Analyzing the contours of perceived time through cultural production provides rich ground for thinkers and writers. Theorist Mark Fisher draws on the work of Franco ‘Bifo’ Berardi in conjuring a landscape of flattening cultural time; a seemingly permanent present, along with an associated inability to produce seismic cultural shifts. Fisher draws on examples from literature and film, but it is within music cultures he finds the most compelling evidence. Even within the supposedly future facing world of electronic music, Fisher suggests we are locked in a loop of repetition, generating only minor incremental advancements over time, contending that “the very sense of future shock has disappeared” (Fisher 7). In this paper, I will consider how hyped technological advancements in AI serve to potentially intensify this repetition, reproducing not only cultural stasis but serving to entrench power relations and biases, leading us into what Robin James calls the “Age of Statistical Reproduction” (James 140). James equates repetition with Neoliberal hegemonic power, where probabilistic computation represents capital and its interests, eroding potentiality and devouring futurity.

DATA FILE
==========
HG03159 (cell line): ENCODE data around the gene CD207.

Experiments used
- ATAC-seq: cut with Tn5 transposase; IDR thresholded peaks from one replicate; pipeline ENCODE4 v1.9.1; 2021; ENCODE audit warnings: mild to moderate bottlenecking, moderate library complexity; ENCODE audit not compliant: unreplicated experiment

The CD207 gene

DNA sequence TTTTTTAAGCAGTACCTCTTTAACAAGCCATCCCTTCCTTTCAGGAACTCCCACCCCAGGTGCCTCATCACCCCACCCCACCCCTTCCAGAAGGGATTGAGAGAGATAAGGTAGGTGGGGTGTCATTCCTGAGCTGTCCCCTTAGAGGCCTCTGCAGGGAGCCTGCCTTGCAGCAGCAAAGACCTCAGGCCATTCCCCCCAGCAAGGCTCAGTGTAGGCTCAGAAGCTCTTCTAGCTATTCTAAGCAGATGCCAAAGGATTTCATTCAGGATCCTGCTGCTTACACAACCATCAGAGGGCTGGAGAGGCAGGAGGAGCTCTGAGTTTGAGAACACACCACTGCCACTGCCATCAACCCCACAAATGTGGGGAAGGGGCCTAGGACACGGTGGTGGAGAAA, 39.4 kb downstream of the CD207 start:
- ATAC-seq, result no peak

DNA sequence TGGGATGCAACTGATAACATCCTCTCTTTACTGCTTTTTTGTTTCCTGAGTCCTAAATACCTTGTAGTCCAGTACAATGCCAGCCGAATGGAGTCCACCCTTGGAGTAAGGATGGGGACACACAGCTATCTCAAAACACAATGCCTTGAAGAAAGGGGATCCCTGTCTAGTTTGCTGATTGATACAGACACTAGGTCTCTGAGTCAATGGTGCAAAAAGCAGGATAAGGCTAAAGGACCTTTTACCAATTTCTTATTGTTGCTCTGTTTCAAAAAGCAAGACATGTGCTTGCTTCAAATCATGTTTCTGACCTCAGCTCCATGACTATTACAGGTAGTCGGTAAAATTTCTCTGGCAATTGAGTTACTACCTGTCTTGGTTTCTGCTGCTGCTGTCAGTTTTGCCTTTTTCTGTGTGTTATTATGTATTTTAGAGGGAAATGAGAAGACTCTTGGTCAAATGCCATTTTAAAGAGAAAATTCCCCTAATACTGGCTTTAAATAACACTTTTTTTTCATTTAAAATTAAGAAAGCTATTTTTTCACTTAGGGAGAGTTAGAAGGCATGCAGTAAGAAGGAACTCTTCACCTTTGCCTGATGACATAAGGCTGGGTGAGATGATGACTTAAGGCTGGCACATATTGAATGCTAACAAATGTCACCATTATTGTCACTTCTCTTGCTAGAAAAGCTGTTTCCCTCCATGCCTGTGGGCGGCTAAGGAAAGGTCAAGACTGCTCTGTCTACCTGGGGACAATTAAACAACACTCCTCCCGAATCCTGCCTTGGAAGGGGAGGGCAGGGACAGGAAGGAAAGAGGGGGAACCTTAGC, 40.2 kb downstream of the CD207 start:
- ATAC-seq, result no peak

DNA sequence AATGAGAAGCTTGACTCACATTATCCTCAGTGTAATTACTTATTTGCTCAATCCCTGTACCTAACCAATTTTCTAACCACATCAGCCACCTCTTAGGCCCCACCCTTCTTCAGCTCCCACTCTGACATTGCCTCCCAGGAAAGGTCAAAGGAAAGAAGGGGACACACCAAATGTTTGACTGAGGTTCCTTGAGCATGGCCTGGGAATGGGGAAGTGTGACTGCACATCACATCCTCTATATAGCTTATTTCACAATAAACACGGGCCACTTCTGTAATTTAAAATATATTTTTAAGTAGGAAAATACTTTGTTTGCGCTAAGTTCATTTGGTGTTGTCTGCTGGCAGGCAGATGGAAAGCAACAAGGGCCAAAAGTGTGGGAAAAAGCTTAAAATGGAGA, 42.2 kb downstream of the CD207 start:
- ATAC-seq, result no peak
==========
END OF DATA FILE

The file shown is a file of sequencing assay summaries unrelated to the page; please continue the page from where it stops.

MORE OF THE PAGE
Fisher’s sense of flattened time and diminished novelty has resonated beyond academia and critical thought. Popular manifestations of this understanding can be seen in memetic social media commentary reflecting on our perception of time through the lens of popular culture. Favourite examples include a wistful Will Smith contemplating the shifting notion of 30 years in youth culture, and a recent tweet that alludes to non-linear paths of progress, implying curbed evolution during recent years: “In the film Back to the Future Marty plays a song he considers an oldie: Chuck Berrys Johnny B. Goode. A similarly aged song today would be Smack My Bitch Up by The Prodigy” (@tametick). These instinctive reactions to the experienced passage of time lend empirical credence to Fisher’s contention that (in a cultural sense) time is stalling or thinning, that everything has been done before, with a “feeling of belatedness, of living after the goldrush” (Fisher 8). Music writer Simon Reynolds, whose book Retromania covers similar territory, charts the compulsive recycling of nostalgic material and textures by artists and musicians, and emerging retro fascinations of so-called hipster cultures. Reynolds quotes the novelist JG Ballard: “Everything happened in the 60’s, it was like a huge amusement park out of control. And I thought: well, there’s no point writing about the future, the future’s here” (410). For both Reynolds and Fisher, the dawn of the new millennium heralded less newness, an encrusting of categories, along with autonomic re-collaging of past musical forms and aesthetics. The first decades of the millennium are seen as exemplifying music culture stuck in a loop, repeatedly regurgitating the past into a never changing present. During the same period however, rapid, and far-reaching changes have occurred in the infrastructures that support music cultures; in technologies associated with distribution and consumption, and in financial and capital structures that reward artists and populate the industry. A prominent development is the transition to digital streaming, along with the datafication of curation and recommendation.